Updated: November 20, 2009
Remember that Swiss Omega James Bond's choice commercial? Well, that's the title for today's review. Does that mean openSUSE 11.2 is all uppity and posh and only meant for nobs or that it is tough and slick and charming? Well, read on and discover for yourself.
SUSE was my first distro and as such has a special place in my heart. I've used every single release of SUSE/openSUSE since 9.2 and liked them all quite a lot. There had been issues and problems, but overall, the distribution behaved and delivered a solid, mature and responsible experience that befits a large, international company like Novell.
openSUSE 11.2 is out and it's time for a big review. I have tried and tested the KDE version naturally, since for me, the German chameleon can only be KDE. With the last week's review of Kubuntu Karmic running KDE 4.3.2, you may expect very little to no difference between the two, however you'll be surprised to learn how much different two distributions can be, even if, on the first glance, they might appear quite similar.
Today, I'll show you how openSUSE 11.2 behaved on my three laptops and three virtual machines. We'll talk once again about KDE4 and its integration into SUSE, we'll examine the live session, Wireless, Bluetooth, and more, we'll install the distro and talk about the new, revamped installation process, finally we'll tweak the installed system and test multimedia, programs, performance, stability, laptop modes, network sharing, proxy support, printing, and more.
openSUSE comes in several flavors, including the full-blown DVD that allows you to install both KDE and Gnome desktops. Alternatively, you can download the smaller, fully installable live CD versions, each coming with a single desktop manager, either KDE or Gnome. To make a fair comparison to the common bunch, I downloaded the live KDE version and tested it.
Live CD experience
openSUSE 11.2 starts with the rather classic boot menu that you've seen in previous releases.
After that, it starts the boot process, featuring two splash screens, just like Ubuntu. Although I find the two animations unnecessary, they are still done somewhat better than with the Canonical release. They are more streamlined and feel less obtrusive. The usual greens have been muted down, turning darker, grayer and more pastel-like in texture.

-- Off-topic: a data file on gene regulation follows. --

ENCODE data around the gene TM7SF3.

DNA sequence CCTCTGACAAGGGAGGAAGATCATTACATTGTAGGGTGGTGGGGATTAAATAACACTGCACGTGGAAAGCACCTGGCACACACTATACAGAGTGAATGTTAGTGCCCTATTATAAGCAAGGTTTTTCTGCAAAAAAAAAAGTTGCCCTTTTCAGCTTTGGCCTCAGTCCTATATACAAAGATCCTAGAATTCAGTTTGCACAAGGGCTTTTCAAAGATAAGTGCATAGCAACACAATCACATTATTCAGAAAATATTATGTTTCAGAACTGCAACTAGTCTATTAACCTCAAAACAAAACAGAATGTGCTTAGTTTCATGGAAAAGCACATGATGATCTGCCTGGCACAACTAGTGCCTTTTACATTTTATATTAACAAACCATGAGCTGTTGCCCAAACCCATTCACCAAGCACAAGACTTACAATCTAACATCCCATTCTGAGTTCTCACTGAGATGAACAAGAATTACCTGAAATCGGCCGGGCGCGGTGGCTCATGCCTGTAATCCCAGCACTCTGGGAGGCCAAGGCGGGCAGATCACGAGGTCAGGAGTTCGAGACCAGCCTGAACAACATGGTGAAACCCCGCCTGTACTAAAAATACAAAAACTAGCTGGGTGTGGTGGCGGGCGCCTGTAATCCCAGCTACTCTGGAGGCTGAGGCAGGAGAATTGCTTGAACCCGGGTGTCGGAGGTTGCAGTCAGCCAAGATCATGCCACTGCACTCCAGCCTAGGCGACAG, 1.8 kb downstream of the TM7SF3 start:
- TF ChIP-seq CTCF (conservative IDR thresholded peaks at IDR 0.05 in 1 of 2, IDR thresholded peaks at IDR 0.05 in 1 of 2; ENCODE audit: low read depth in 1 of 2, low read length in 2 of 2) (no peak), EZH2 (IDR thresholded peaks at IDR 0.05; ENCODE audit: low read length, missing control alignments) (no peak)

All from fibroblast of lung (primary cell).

After a short while, you'll reach the live desktop.
On my T42 and T61, openSUSE booted in the 4:3 aspect rather than 16:9, ending up with 1400x1050px rather than 1400x900px. I like this, I must say.
The choice of the wallpaper is a bit troubling, as I find the olive-green color not to my taste. What more, the circle/bubble shapes create an illusion of the desktop being stretched in the vertical dimension, a sort of an anti-claustrophobic effect.
If you like wide monitors, you won't like it, if you're a traditionalist and prefer 4:3 aspect ratios, you'll be pleased. My opinion is that Novell aimed their desktop at a more mature crowd. But you can easily change this, if you want.
Otherwise, you get a pretty standard KDE4 looks, which we've seen quite a bit last week.
While Kubuntu and openSUSE may look the same, details start to show when you interface with applications, like the network manager.
Compared to Kubuntu, the network manager is smarter. One, it shows the encryption methods used. Two, it chooses the right one when connecting.
One more thing that stood out was KWallet. On Kubuntu, it barged in and asked for passwords, without really explaining what it is and what it does. openSUSE behaves like a gentleman and explains the purpose of this tool. What more, it has a wizard that can help you set your session keys.